“We want to provide the kind of environment that encourages interactive and imaginative play for children of all ages,” said Library Director Cindy Mack.
For example, Mack said one of the things the library wants to offer is a versatile play structure that could be a veterinary clinic one day, a farmer’s market the next, and the stage for a puppet show the day after that. For each scenario the library would provide toys and props that would make it fun and easy for the kids to pretend.
Carla Sharp, the library’s head of youth services, said research shows high-quality play is important for kids’ development.
“Play is how kids learn, but not all play is created equal,” Sharp said. “The best kind of play calls upon a child’s imagination and creativity. It also involves social interaction with other people, and conversation – that’s really important for language development. A key campaign in Livingston County now is ‘Talking Is Teaching.’ That’s why many of the items we want to purchase will encourage conversation.”
Here are examples of what the library hopes to purchase:
For younger children
• A versatile indoor play structure with toys and props for imaginative play to help children pretend.
• Themed learning panels that will encourage interaction between caregiver and child, with open-ended questions to spark conversation and curiosity.
• Cozy places for one-on-one play, sharing a book or reading alone.
For older children
• Interactive elements such as magnetic poetry, whiteboard or chalkboard walls, an Everbrite light board or art gallery space.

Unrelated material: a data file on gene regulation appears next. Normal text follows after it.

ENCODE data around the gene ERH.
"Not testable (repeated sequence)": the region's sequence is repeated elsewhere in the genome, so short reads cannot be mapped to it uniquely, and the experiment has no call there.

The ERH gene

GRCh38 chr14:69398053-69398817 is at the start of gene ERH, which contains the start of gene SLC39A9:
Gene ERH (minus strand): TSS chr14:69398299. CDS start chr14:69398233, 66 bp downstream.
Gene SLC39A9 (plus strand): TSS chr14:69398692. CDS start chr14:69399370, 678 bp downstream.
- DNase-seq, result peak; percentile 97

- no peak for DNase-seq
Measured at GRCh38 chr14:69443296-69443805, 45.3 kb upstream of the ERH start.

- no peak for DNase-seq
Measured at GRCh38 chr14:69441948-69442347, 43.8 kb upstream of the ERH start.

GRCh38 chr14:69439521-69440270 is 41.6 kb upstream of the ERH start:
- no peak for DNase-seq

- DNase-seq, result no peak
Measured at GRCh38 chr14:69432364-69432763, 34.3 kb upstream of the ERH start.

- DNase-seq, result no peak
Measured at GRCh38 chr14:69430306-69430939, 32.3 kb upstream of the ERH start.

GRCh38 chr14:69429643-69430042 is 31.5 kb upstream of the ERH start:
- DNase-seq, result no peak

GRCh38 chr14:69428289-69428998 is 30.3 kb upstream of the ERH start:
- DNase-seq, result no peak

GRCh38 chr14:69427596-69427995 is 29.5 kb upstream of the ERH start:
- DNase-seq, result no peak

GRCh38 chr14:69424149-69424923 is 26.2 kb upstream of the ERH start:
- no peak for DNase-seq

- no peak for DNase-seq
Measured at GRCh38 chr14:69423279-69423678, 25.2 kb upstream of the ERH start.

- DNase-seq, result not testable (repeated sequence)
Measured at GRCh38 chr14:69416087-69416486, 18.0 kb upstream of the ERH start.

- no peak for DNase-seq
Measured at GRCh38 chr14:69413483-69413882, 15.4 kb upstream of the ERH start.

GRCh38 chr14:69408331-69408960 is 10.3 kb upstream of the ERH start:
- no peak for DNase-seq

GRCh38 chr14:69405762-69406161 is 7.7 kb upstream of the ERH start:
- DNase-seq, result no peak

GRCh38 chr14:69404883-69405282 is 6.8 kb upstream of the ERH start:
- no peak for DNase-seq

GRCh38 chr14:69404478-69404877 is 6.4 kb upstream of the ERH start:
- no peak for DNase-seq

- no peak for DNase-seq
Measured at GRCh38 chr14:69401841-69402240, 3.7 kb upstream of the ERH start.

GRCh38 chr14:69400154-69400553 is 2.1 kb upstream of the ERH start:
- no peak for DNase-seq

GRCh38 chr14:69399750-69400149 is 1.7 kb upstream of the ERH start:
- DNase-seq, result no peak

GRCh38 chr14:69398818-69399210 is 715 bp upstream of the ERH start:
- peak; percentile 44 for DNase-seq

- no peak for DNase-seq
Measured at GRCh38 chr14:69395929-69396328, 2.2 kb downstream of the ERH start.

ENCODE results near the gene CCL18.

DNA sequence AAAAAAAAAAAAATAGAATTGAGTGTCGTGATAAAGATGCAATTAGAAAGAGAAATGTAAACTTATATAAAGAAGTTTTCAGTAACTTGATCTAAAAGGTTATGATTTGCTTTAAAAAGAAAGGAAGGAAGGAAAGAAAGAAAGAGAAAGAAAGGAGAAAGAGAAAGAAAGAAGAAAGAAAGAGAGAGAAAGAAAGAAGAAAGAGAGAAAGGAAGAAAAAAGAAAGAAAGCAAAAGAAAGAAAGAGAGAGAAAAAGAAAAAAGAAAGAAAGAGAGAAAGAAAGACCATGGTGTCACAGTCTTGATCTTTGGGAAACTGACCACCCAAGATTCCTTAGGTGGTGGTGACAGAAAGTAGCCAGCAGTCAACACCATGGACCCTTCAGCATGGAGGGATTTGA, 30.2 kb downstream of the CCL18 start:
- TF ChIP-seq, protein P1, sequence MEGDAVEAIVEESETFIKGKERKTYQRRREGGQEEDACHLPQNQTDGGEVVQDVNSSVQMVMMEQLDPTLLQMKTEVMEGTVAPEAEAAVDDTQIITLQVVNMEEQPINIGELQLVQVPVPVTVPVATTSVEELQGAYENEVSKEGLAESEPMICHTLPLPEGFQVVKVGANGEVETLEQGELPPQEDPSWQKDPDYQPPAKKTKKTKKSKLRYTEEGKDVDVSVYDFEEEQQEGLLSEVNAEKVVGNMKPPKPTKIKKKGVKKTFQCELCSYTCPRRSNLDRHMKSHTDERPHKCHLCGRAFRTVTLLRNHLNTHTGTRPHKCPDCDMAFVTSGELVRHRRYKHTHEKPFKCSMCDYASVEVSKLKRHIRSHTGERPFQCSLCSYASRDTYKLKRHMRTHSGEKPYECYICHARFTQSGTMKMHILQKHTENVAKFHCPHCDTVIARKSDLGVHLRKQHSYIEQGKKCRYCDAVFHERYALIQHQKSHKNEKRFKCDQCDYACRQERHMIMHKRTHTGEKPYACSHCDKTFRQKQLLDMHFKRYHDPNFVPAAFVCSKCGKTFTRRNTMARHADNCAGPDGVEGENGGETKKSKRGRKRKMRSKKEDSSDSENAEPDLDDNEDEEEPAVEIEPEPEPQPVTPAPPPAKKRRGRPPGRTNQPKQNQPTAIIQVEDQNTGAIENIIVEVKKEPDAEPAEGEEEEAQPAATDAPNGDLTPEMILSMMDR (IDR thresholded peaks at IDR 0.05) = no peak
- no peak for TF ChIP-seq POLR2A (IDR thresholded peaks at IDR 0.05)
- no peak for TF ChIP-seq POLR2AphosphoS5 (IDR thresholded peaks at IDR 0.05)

• Flexible furnishings and fun décor that can support group work, teaching and tutoring, and small group programs.
• Active spaces for gaming (including board games), problem-solving activities, and sharing art and literature.
The library has set a goal of raising $25,000 to make this vision a reality.
“We have a variety of giving levels so that everyone in the community can contribute to the project’s success,” said Mack.
Possibilities range from area businesses securing naming rights on the interactive play structure for three years for a donation of $3,000 to paper butterflies kids can color and post on the wall this summer for a donation of any size. Donations of $100 or more will be recognized on a Youth Department Donor Plaque. A full description of giving levels is available on the library’s website.
The library hopes to raise funds this spring and summer and implement the project later this year, as part of the renovations that will be happening throughout the library this summer and fall.
“The play opportunities we want to bring to our library provide more than a whole lot of fun in the short term,” Mack said. “They also provide long-term benefits that will help the children of this community succeed in school and in life.”
For more information about the importance of creative, interactive play, or to donate to the Brighton District Library Youth Department project, visit http://brightonlibrary.info/support.